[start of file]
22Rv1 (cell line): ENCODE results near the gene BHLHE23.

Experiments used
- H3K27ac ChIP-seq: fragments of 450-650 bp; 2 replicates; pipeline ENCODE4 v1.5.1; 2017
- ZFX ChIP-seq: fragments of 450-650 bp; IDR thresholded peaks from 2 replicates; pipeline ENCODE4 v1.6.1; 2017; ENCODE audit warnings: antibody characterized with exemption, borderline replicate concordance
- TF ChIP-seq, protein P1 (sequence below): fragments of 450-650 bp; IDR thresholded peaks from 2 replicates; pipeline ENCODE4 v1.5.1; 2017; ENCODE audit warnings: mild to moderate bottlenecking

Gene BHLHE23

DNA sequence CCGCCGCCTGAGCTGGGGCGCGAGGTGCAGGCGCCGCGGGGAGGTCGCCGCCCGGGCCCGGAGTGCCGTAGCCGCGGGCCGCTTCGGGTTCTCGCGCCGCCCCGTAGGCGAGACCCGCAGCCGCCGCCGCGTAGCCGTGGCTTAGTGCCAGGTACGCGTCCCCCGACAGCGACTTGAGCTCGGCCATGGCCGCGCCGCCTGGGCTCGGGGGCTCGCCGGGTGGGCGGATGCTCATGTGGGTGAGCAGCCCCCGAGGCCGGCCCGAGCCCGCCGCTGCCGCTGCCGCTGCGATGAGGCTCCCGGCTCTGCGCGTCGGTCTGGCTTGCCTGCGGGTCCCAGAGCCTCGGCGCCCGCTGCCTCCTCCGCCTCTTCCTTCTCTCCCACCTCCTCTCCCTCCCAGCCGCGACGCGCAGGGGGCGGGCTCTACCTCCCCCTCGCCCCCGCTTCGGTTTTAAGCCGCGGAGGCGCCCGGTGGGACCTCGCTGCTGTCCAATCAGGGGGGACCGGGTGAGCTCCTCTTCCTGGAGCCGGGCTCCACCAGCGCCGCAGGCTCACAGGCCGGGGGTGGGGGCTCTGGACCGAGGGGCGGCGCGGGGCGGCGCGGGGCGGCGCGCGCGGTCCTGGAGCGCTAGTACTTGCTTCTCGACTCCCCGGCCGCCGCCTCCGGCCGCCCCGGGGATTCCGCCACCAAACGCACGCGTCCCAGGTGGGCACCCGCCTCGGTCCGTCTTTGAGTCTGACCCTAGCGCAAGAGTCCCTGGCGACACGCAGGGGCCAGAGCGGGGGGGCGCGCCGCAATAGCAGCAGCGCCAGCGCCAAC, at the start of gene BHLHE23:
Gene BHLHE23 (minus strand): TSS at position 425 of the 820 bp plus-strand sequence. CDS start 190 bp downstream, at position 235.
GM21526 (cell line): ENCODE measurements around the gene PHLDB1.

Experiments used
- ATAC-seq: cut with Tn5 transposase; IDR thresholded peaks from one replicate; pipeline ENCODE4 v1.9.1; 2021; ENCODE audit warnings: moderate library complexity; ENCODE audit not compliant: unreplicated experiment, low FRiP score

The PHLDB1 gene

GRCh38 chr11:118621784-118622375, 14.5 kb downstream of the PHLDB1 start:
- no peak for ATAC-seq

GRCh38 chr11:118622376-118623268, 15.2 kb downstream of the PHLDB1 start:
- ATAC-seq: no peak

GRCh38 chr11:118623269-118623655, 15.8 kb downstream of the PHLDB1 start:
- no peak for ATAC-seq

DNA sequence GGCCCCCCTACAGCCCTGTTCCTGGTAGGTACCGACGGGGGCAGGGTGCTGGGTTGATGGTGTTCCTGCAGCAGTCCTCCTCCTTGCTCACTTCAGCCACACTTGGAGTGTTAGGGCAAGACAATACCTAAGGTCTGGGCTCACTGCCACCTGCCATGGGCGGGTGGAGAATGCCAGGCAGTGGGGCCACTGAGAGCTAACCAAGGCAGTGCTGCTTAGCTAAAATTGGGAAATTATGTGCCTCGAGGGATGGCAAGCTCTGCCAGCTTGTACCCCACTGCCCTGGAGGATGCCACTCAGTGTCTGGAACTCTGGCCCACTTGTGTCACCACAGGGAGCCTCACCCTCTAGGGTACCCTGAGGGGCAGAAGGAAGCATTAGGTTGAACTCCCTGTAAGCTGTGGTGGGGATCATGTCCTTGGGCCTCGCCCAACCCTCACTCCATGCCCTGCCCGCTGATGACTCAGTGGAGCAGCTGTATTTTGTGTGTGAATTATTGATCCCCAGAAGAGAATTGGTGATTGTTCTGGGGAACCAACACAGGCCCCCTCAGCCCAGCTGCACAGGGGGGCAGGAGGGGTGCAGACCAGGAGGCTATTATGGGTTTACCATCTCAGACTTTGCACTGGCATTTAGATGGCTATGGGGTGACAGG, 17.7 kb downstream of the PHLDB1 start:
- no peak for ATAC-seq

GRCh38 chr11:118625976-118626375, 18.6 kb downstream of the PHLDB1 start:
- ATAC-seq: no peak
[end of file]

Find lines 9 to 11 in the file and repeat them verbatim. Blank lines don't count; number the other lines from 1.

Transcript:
GM21526 (cell line): ENCODE measurements around the gene PHLDB1.

Experiments used
- ATAC-seq: cut with Tn5 transposase; IDR thresholded peaks from one replicate; pipeline ENCODE4 v1.9.1; 2021; ENCODE audit warnings: moderate library complexity; ENCODE audit not compliant: unreplicated experiment, low FRiP score